15 of 15 people found the following review helpful
on 27 April 2010
I am currently reading this book for the third time in two years. Having found McDonalds film engrossing I was surprised to find the book of the same title considering it had been a few years in print. Reeves book goes deeper than the film and at the same lively pace. His sources always seem credible, I was particularly impressed with his sources from old East German Stasi files giving minute details of negotiations and proceedings. Reeves portrayal is intelligent,fair and chilling. The book is a fantastic accompaniment to the film yet can stand entirely in its own right. This book takes worthy pride on my bookshelf and will do for a long time to come.
10 of 10 people found the following review helpful
on 18 October 2010
Excellent! Don't bother with the inadequate film representations of this story... Simon Reeve's work is well-written, thoroughly researched, sensitive and enthralling.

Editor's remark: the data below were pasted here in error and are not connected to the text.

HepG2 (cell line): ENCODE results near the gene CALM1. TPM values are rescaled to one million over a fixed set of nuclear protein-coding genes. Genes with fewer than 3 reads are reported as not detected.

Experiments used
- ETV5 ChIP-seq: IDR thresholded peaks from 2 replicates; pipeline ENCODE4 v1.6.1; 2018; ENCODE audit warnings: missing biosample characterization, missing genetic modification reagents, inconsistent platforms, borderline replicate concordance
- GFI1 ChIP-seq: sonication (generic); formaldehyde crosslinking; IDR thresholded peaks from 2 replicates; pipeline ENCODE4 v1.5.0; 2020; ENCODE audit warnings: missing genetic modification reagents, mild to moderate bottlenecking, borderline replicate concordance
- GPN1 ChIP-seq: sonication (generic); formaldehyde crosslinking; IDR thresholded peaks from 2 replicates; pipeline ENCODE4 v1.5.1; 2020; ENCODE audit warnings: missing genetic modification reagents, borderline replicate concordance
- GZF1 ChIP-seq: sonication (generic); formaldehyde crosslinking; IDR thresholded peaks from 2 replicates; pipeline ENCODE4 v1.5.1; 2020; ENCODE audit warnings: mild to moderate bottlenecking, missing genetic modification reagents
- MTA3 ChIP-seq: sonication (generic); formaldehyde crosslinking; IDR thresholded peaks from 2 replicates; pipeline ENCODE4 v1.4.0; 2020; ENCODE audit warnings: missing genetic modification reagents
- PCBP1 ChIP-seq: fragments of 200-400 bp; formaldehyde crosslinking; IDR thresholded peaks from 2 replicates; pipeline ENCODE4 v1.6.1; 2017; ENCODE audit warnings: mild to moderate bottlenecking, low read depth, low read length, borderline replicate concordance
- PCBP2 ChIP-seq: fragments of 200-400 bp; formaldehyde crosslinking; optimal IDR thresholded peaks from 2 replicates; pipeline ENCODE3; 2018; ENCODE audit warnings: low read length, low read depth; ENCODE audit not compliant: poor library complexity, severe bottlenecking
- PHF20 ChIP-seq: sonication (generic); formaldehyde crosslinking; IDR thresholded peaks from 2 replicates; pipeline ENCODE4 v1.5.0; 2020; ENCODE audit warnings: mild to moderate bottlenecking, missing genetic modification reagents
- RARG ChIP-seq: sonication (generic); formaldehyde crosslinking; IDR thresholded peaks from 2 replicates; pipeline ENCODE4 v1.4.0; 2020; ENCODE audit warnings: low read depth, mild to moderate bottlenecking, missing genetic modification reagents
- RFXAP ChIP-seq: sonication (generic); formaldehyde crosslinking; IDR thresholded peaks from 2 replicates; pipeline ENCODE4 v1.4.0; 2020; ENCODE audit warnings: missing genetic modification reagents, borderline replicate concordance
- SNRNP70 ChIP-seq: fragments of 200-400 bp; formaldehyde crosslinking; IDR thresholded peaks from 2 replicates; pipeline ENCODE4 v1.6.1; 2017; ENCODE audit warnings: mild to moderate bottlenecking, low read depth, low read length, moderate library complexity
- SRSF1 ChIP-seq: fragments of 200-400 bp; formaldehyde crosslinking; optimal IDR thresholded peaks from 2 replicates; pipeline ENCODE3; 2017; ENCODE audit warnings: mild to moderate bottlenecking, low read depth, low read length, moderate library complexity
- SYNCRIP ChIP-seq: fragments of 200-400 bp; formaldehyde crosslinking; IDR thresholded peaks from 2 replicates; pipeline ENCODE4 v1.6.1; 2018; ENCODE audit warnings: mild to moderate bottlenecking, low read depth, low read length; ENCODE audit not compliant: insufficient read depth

5 of 7 people found the following review helpful
on 4 February 2012
I bought this book during the 2011 Christmas giveaway when there were 12 days of Kindle book offers. The book itself is very good; informative, thorough and moves at a very good pace (at least until the last couple of chapters) and extremely pertinent in the run up to the London 2012 Olympics.
My only quibble would be that the conversion of this book into Kindle format is absolutely appalling.
The book begins with several pages of text which relate to particular photographs of the people and places in question. However the Kindle edition includes none of these actual photographs so this is at best annoying and at worst shows incredible disregard for the reading experience of someone using the Kindle. Then throughout the text there occur typos of the most basic sort and also editing instructions that have not been removed (eg. 'Delete New Paragraph'). It is as though the publisher has handed over a Word style document with no proof-reading whatsoever.
This is one of several Kindle books I have read recently with sections and photographs missing, poor use of postscript and visible editing - two others of note are The Times newspaper and Stuart Lee's recent Comedy Biography. Amazon needs to ensure that books that have Kindle editions are suitably adapted for the device and not just copied across for a quick profit at the readers expense.